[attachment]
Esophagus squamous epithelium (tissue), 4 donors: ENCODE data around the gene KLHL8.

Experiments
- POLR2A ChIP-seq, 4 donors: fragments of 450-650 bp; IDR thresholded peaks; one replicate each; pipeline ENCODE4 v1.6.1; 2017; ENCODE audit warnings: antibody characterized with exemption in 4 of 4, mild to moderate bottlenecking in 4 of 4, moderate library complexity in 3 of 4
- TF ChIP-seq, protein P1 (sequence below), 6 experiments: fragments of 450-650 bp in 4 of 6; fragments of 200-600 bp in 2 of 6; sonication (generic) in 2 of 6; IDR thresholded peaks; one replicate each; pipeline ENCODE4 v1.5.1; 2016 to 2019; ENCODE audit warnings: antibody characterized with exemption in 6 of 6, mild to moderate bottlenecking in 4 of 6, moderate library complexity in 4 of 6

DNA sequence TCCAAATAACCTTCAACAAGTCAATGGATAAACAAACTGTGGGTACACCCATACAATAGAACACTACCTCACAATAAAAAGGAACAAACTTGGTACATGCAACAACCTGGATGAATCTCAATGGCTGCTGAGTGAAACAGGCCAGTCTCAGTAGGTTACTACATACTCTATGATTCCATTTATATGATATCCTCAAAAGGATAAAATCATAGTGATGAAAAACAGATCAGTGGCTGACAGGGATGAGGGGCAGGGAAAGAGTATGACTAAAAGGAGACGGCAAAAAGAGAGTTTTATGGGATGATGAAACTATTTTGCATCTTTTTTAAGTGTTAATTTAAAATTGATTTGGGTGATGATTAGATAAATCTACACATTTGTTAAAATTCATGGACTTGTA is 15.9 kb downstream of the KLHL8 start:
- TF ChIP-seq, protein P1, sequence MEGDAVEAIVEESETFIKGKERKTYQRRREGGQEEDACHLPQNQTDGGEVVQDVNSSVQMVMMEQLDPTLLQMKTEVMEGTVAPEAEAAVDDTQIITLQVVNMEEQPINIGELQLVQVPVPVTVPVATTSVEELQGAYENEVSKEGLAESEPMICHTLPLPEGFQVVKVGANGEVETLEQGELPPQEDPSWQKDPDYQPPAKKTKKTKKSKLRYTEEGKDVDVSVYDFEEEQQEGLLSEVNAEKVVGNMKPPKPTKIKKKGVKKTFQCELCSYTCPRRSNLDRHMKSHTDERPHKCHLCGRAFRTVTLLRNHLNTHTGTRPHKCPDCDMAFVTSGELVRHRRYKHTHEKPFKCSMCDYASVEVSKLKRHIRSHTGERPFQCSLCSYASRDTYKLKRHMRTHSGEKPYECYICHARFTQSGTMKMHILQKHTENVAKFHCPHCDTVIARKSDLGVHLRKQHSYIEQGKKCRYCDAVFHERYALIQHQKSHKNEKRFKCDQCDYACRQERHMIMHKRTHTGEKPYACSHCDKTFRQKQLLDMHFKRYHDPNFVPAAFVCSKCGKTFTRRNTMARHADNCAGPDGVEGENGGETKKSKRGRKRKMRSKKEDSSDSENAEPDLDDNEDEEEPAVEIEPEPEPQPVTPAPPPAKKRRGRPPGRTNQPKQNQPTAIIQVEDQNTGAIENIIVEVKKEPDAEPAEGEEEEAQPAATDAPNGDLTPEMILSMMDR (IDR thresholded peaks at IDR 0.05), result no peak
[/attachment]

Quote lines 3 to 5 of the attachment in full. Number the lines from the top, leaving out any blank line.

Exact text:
- POLR2A ChIP-seq, 4 donors: fragments of 450-650 bp; IDR thresholded peaks; one replicate each; pipeline ENCODE4 v1.6.1; 2017; ENCODE audit warnings: antibody characterized with exemption in 4 of 4, mild to moderate bottlenecking in 4 of 4, moderate library complexity in 3 of 4
- TF ChIP-seq, protein P1 (sequence below), 6 experiments: fragments of 450-650 bp in 4 of 6; fragments of 200-600 bp in 2 of 6; sonication (generic) in 2 of 6; IDR thresholded peaks; one replicate each; pipeline ENCODE4 v1.5.1; 2016 to 2019; ENCODE audit warnings: antibody characterized with exemption in 6 of 6, mild to moderate bottlenecking in 4 of 6, moderate library complexity in 4 of 6

DNA sequence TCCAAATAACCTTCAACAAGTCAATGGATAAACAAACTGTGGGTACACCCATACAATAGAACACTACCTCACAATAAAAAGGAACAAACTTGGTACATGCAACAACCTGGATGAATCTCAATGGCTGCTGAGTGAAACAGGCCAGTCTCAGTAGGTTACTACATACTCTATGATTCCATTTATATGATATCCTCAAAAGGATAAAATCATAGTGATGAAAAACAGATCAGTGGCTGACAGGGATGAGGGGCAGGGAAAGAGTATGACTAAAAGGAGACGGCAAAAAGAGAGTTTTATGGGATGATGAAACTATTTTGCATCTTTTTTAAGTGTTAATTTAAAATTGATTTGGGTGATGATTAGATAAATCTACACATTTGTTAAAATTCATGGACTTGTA is 15.9 kb downstream of the KLHL8 start: